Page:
Challenges and Opportunities in Exploiting Reconsolidation to Treat Mental Health Disorders – Dr Amy Milton, University of Cambridge

When:
May 6, 2021 @ 12:30 pm – 1:30 pm
2021-05-06T12:30:00+01:00
2021-05-06T13:30:00+01:00
Where:
Webinar (via Zoom online)

*Abstract:*Despite advances in pharmacological and psychological therapies over the past decades, there is still an unmet need for new treatment development for mental health disorders. One such potential treatment is targeting the reconsolidation of maladaptive memories that support mental health disorders such as post-traumatic stress disorder (PTSD) and drug addiction. Over the past 15 years, we have aimed to exploit the memory reconsolidation process to disrupt both pavlovian and instrumental memories supporting maladaptive behaviours. Using pharmacological and non-pharmacological approaches, we have found that reconsolidation-based interventions can persistently reduce maladaptive behaviour in rodent models with relevance to mental health disorders. While challenges remain for the development of reconsolidation-based interventions to treat mental health disorders, we conclude that this approach ultimately holds promise for translation to the clinical situation.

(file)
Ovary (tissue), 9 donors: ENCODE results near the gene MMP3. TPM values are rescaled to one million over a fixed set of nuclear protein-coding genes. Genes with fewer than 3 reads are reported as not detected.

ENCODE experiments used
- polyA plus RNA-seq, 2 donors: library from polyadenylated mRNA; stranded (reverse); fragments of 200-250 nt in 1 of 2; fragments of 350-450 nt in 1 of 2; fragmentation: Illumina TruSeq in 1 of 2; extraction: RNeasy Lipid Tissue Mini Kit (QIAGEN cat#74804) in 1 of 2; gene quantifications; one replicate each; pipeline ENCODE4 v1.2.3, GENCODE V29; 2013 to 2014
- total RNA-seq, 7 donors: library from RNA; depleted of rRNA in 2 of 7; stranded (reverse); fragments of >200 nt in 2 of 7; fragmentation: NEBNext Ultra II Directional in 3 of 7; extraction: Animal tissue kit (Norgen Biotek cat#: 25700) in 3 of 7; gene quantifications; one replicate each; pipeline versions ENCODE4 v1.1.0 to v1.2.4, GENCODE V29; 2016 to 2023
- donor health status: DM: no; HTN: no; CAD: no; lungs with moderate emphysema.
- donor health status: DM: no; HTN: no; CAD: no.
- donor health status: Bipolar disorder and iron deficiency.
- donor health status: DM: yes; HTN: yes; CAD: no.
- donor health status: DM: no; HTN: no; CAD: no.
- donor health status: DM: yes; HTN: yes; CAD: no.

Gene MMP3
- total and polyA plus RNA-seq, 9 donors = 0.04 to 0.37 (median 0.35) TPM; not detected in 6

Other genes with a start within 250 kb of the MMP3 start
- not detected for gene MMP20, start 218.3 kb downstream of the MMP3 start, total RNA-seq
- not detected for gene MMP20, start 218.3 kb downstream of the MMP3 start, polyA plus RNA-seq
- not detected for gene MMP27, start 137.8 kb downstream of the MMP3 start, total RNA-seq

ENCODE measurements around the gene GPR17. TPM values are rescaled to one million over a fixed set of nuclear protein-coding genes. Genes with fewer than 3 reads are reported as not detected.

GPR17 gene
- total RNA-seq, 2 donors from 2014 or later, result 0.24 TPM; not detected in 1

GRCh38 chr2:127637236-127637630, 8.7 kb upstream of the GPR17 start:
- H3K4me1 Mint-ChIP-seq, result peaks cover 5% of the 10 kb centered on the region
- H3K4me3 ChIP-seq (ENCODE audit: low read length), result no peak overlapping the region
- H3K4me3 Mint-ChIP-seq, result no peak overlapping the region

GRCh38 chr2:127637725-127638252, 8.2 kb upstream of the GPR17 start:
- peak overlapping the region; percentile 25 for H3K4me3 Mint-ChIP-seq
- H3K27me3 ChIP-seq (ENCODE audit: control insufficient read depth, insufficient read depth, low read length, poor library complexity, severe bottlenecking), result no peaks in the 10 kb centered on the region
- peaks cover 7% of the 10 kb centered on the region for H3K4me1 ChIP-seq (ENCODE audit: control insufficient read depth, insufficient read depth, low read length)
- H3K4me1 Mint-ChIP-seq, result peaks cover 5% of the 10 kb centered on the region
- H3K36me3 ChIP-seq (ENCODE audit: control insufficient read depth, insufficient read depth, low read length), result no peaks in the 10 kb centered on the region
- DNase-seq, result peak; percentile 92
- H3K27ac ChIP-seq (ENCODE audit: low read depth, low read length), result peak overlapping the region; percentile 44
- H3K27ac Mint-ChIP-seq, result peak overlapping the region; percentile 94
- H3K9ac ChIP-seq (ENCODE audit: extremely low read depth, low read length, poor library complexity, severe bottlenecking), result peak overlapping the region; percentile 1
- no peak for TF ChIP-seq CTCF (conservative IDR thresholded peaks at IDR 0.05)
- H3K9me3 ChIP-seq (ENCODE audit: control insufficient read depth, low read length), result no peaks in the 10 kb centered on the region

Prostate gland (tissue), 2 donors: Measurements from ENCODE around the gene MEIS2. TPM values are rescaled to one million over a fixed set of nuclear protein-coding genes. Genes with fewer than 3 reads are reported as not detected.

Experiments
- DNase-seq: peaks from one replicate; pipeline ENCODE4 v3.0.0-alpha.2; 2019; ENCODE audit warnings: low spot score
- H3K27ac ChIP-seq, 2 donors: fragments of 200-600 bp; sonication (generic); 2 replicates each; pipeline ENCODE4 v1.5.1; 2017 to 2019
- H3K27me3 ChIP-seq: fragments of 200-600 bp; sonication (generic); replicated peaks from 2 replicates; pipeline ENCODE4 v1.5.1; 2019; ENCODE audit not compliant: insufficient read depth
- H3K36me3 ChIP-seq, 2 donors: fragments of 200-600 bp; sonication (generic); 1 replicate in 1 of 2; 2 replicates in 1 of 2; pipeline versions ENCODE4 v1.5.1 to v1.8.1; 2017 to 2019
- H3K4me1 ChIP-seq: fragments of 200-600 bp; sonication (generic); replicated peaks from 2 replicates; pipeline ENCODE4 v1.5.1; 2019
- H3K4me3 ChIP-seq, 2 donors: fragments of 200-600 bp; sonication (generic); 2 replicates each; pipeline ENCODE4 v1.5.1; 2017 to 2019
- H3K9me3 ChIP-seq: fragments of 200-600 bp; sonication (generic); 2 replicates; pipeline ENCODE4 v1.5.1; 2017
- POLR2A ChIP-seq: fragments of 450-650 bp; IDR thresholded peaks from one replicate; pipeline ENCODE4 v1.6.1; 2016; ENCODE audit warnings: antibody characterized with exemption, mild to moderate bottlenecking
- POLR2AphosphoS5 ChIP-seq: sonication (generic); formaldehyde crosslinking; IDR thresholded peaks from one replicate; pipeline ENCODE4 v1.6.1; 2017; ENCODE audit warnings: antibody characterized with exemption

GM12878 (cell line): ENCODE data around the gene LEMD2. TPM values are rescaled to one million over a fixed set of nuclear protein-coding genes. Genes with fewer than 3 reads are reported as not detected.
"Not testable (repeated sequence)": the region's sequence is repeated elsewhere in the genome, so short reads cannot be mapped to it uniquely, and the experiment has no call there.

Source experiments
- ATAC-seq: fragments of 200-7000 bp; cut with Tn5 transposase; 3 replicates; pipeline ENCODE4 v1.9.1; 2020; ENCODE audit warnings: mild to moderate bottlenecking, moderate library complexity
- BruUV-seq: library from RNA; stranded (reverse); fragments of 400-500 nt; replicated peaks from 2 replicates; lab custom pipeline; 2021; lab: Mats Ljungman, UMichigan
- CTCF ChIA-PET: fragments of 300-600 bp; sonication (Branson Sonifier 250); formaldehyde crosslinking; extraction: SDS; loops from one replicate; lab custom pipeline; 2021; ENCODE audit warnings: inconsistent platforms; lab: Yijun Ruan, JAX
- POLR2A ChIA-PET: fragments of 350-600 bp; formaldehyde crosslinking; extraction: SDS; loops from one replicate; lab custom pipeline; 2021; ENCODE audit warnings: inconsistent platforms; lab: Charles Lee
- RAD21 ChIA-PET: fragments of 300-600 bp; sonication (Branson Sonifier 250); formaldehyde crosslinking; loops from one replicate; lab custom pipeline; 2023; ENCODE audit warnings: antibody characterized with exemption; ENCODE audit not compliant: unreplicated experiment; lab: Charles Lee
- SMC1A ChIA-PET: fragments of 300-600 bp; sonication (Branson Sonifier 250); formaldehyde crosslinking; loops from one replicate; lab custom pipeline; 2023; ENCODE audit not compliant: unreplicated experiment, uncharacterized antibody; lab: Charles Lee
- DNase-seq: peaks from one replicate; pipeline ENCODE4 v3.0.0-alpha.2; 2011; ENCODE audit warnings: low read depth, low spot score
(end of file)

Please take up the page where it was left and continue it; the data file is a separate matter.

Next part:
*Biography:* Dr Amy L Milton is a University Senior Lecturer at the Department of Psychology, University of Cambridge, and the Ferreras-Willetts Fellow in Neuroscience at Downing College, Cambridge. Her research focuses on memory reconsolidation from a basic science perspective and in terms of its potential translation into a novel form of treatment for mental health disorders. She received her MA after specialising in Natural Sciences (Neuroscience) at Newnham College, University of Cambridge, and studied for her PhD in Behavioural Neuroscience with Professor Barry Everitt at the Department of Experimental Psychology, University of Cambridge. She is the Principal Investigator of the Memories in Neuropsychiatric Disorders (MiND) lab, where her group are using a combination of behavioural and molecular neurobiological approaches in rodents to understand how maladaptive emotional memories become modifiable, and how they persist in the brain.

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